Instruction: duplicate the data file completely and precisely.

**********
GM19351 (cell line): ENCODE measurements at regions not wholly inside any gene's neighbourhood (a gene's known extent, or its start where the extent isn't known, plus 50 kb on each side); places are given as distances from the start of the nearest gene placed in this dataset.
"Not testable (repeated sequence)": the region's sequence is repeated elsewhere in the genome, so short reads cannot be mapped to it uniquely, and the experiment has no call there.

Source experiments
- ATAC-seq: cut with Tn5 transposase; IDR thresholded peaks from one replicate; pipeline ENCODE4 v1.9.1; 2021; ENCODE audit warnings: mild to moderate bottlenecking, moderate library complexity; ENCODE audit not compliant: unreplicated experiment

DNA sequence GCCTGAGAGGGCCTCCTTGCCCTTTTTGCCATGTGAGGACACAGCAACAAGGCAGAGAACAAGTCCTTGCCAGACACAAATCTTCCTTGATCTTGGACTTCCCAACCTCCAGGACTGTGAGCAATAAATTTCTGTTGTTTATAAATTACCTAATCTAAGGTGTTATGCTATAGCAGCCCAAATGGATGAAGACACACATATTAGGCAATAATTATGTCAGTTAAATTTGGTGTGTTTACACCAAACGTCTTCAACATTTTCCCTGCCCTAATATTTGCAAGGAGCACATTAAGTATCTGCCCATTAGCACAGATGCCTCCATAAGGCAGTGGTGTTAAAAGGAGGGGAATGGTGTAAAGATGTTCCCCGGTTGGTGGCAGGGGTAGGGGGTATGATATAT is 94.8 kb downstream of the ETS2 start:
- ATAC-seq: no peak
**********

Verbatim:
GM19351 (cell line): ENCODE measurements at regions not wholly inside any gene's neighbourhood (a gene's known extent, or its start where the extent isn't known, plus 50 kb on each side); places are given as distances from the start of the nearest gene placed in this dataset.
"Not testable (repeated sequence)": the region's sequence is repeated elsewhere in the genome, so short reads cannot be mapped to it uniquely, and the experiment has no call there.

Source experiments
- ATAC-seq: cut with Tn5 transposase; IDR thresholded peaks from one replicate; pipeline ENCODE4 v1.9.1; 2021; ENCODE audit warnings: mild to moderate bottlenecking, moderate library complexity; ENCODE audit not compliant: unreplicated experiment

DNA sequence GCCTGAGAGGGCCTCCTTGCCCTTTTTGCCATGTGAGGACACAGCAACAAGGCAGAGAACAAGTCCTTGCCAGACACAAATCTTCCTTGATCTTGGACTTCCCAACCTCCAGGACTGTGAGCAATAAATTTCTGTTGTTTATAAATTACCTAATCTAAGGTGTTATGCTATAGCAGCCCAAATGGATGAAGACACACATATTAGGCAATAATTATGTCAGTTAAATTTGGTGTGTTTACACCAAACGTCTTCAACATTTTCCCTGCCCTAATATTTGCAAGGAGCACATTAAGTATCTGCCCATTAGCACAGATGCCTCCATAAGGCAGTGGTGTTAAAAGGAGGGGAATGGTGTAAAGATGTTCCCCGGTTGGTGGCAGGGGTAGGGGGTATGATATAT is 94.8 kb downstream of the ETS2 start:
- ATAC-seq: no peak